Anointing of the sick


#1

As a person going thru RCIA I am learning the sacraments.
I am now trying to understand more fully the sacrament of the Anointing of the sick.
My understanding is it was called the last rites or extreem unction.
It is or was only to be given in cases of danger of death.
It was not so much for physical healing as for spiritual healing although physical healing might occur.

Coming from a protestand background I am used to people being prayed over and even anointed with oil due to sickness that would not nessacarily lead to death.
I have read of healing masses and I am a bit confused.
Any help would be appreciated.
Thanks


#2

Start with the CCC:

usccb.org/beliefs-and-teachings/what-we-believe/catechism/catechism-of-the-catholic-church/epub/OEBPS/27-chapter10.xhtml#article25

And for the Protestant in you... (I have a bit of it left in me, too) James 5:14-15
Is anyone among you sick? Let them call the elders of the church to pray over them and anoint them with oil in the name of the Lord. And the prayer offered in faith will make the sick person well; the Lord will raise them up. If they have sinned, they will be forgiven. ;)

Hope this helps.


#3

[quote="IneedGod, post:1, topic:298990"]
As a person going thru RCIA I am learning the sacraments.
I am now trying to understand more fully the sacrament of the Anointing of the sick.
My understanding is it was called the last rites or extreem unction.

[/quote]

The Last Rites are three sacraments given to those believed to be in imminent danger of death. They consist of Confession, Eucharist, and Anointing of the Sick.

Unction is another word for Anointing.

[quote="IneedGod, post:1, topic:298990"]

It is or was only to be given in cases of danger of death.

[/quote]

Not necessarily, although that is the association that is commonly made, particularly by Hollywood.

[quote="IneedGod, post:1, topic:298990"]
It was not so much for physical healing as for spiritual healing although physical healing might occur.

[/quote]

That is correct.

[quote="IneedGod, post:1, topic:298990"]
Coming from a protestand background I am used to people being prayed over and even anointed with oil due to sickness that would not nessacarily lead to death.
I have read of healing masses and I am a bit confused.
Any help would be appreciated.
Thanks

[/quote]

Anointing of the Sick is for the sick and infirm (elderly) but it is not necessarily only for those who are terminally ill.

I suggest the Catechism for further reading, scroll down to the section on Anointing of the Sick:

vatican.va/archive/ENG0015/_INDEX.HTM


#4

Thank you for your answers,
I do want to understand as fully as I can.
That brings me to this hypothetical question.
Lets say a person is suffering from bronchitis. What is that person to do? I have never seen (thus far) anyone go up for prayer in that type of situation.
Would or should they be given the sacrament?

Sorry for being so dense but I do want to understand the beliefs concerning healing.


#5

[quote="IneedGod, post:4, topic:298990"]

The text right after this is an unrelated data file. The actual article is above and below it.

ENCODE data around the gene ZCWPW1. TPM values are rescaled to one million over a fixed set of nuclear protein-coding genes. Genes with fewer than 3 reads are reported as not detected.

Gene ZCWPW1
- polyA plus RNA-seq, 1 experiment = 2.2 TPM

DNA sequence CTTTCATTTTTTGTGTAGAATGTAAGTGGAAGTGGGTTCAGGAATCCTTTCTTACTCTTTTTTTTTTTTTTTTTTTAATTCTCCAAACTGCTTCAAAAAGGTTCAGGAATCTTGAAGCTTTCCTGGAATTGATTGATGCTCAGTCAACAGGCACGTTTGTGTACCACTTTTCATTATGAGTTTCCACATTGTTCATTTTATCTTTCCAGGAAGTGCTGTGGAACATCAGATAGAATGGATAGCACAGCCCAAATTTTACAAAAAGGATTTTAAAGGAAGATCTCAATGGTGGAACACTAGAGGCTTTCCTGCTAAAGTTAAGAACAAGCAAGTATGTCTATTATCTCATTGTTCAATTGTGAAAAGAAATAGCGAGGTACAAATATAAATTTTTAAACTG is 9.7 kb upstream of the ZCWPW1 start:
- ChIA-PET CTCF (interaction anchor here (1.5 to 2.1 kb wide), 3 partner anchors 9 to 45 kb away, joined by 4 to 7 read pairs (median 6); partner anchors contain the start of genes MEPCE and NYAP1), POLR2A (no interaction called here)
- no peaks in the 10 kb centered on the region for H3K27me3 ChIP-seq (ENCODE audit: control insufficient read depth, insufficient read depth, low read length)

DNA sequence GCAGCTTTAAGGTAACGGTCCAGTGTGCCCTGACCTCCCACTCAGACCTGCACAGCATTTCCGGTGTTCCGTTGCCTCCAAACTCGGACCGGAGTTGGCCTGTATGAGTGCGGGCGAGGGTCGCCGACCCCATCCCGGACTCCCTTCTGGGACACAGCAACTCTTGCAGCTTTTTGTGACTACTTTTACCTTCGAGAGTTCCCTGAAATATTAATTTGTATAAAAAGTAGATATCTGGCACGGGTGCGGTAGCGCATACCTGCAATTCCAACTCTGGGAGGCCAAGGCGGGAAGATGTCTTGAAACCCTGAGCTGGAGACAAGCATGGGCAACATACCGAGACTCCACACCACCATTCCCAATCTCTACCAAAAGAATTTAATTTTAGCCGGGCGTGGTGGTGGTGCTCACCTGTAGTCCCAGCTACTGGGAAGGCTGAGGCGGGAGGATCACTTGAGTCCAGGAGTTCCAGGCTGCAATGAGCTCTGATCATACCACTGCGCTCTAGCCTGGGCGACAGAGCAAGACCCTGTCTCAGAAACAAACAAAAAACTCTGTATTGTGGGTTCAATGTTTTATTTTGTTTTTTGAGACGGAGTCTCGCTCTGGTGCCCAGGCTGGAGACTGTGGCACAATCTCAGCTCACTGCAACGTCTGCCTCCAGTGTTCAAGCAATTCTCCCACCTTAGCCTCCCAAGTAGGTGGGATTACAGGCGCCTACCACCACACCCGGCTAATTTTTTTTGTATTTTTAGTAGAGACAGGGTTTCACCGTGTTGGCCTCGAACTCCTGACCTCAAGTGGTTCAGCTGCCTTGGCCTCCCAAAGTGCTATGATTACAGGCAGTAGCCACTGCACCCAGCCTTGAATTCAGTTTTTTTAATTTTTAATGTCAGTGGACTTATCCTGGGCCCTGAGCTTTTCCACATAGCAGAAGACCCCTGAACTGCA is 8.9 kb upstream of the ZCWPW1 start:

Thank you for your answers,
I do want to understand as fully as I can.
That brings me to this hypothetical question.
Lets say a person is suffering from bronchitis. What is that person to do? I have never seen (thus far) anyone go up for prayer in that type of situation.
Would or should they be given the sacrament?

Sorry for being so dense but I do want to understand the beliefs concerning healing.

[/quote]

It needs to be a serious illness.

From the CCC

1514 The Anointing of the Sick "is not a sacrament for those only who are at the point of death. Hence, as soon as anyone of the faithful begins to be in danger of death from sickness or old age, the fitting time for him to receive this sacrament has certainly already arrived."129

1515 If a sick person who received this anointing recovers his health, he can in the case of another grave illness receive this sacrament again. If during the same illness the person's condition becomes more serious, the sacrament may be repeated. It is fitting to receive the Anointing of the Sick just prior to a serious operation. the same holds for the elderly whose frailty becomes more pronounced.


#6

We have a priest who holds closely to the rules. I recently asked him to anoint me before I had an operation for cataracts. I explained that I have diabetes which makes me more prone to infection and slower to heal. He stated that the cataract surgery was not sufficient cause to anoint, but the added danger of complications in my case did justify it.


#7

I was in the hospital recently. At the time I was seriously ill and they didn't know why. My Priest came and prayed for me and anointed me oil. I found out later that I had West Nile Fever. He did not bring the Eucharist nor did he hear my confession. A couple hours later my temperature dropped down to normal for the first time in over 2 weeks.


#8

You’re not dense–you have an inquiring mind, ask questions, read the replies, and do the research for your own answers. To me, you’re very smart! :thumbsup:


#9

[quote="IneedGod, post:1, topic:298990"]
As a person going thru RCIA I am learning the sacraments.
I am now trying to understand more fully the sacrament of the Anointing of the sick.